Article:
19. Presenting a design you don’t want the client to choose
  20. If you have a design you don’t want the client to choose, JUST DON’T SHOW IT. All too many times the client chooses the one we don’t want them to. Why give them the option?

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43 Comments so far. Keep 'em Coming.


By Phil

03.19.2009 at 04:37 PM

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Great tips. Quick edit on #9, should read: “Showing too many options…”



By Matt Fouty

03.19.2009 at 04:48 PM

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Great list by a designer for designers. Even though we’ve heard this all before, we need to be reminded occasionally. At least I know I do!


By Erik Peterson

03.19.2009 at 05:30 PM

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@phil thanks for the comment & correction. You are the second person to point it out… I’m sure others noticed also. It has been corrected.


By Ryan Colgin

03.20.2009 at 05:48 AM

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#10 is huge! Glad that was noted.

Also, when presenting logos, we show black and white versions first so color has no effect on what concept is chosen. Then we go back and present color options for the favored logo.


By Franziska

03.20.2009 at 08:17 AM

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@Ryan Colgin
I think this is a very good one. When I designed my first logos I presented the first versions in colour, too (although I had designed them in b/w), but it’s probably just an avocation for the client!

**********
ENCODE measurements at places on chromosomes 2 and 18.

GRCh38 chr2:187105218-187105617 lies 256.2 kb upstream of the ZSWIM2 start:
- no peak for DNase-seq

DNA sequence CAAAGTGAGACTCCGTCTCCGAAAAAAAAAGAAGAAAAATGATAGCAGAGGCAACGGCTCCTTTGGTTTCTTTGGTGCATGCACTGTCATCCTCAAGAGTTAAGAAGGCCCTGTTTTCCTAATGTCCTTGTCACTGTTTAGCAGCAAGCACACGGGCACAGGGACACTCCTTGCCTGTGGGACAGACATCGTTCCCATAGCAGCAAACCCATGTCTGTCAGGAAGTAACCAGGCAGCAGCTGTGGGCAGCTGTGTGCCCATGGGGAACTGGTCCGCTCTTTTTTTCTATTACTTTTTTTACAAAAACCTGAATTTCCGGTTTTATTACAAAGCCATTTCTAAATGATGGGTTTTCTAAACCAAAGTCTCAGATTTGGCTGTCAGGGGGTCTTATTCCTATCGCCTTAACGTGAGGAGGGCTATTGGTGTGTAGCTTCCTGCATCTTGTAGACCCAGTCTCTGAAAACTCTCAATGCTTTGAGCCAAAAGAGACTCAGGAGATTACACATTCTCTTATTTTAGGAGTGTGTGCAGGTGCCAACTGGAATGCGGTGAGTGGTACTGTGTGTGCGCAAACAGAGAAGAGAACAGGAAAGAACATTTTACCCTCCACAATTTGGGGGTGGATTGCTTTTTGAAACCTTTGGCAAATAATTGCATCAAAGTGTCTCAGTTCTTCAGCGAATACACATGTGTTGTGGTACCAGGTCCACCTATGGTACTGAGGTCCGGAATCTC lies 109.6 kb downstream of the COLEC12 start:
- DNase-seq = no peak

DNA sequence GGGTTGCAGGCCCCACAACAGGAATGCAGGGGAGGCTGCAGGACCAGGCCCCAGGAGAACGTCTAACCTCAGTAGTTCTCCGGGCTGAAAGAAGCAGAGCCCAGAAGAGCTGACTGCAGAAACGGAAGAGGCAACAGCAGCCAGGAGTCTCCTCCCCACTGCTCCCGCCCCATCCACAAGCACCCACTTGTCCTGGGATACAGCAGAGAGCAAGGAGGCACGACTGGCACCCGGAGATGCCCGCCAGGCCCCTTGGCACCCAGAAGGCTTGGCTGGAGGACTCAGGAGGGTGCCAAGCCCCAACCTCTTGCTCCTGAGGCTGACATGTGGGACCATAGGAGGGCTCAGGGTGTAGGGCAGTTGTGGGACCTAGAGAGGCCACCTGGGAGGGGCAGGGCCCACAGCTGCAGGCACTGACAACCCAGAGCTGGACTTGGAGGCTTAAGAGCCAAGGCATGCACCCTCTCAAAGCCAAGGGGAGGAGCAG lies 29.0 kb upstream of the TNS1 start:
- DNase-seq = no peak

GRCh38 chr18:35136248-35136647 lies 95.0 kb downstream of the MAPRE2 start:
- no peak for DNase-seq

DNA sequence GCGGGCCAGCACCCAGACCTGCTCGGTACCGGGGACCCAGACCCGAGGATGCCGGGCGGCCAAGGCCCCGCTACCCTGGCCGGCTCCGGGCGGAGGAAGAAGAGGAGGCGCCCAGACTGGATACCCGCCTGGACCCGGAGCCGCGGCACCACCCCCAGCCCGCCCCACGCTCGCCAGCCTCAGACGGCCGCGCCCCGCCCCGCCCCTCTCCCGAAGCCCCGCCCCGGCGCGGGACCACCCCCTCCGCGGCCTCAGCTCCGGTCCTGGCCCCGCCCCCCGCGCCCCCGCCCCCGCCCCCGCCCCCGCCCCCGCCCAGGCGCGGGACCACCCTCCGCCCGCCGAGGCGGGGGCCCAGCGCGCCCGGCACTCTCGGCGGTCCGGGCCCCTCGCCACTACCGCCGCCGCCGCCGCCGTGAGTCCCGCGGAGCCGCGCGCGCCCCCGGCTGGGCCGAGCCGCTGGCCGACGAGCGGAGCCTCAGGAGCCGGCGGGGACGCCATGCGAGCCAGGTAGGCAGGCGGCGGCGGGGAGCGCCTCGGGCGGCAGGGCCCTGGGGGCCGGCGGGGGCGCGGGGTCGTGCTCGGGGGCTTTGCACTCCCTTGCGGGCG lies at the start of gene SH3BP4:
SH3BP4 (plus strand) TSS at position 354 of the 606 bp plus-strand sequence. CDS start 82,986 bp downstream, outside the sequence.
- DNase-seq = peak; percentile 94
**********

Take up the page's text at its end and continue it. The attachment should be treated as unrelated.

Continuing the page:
Good list!
My addition would be: take your time. Don’t rush it; especially when you’ve chosen the final ones to present - sleep over it before sending them. Sometimes the light of another day is more clear!


By Longbrook

03.20.2009 at 12:51 PM

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great list! i’ve just completed a logo project for a client, and used a lot of these points to help avoid frustration, for both the client and myself.


By Ahmed elmasry

03.20.2009 at 01:36 PM

Ahmed elmasry Profile Image

very useful article Eric, thank you


By serj

04.13.2009 at 04:58 PM

serj Profile Image

grate tips, hope to see more info like this coming up in your site


By Ivy Clark

04.21.2009 at 02:45 AM

Ivy Clark Profile Image

Nice list.  One I’ve learnt the hard way - Don’t show too many options even at the black/white stage as it will only confuse the clients.  Pick only 2 or 3 of your top choices.


By TIm Wright

04.21.2009 at 04:30 PM

TIm Wright Profile Image

Good list. I always struggle with choosing the right font


By Kumail.H.T

04.21.2009 at 04:40 PM

Kumail.H.T Profile Image

The best tip was 10! I have regretted doing that and will never do it again.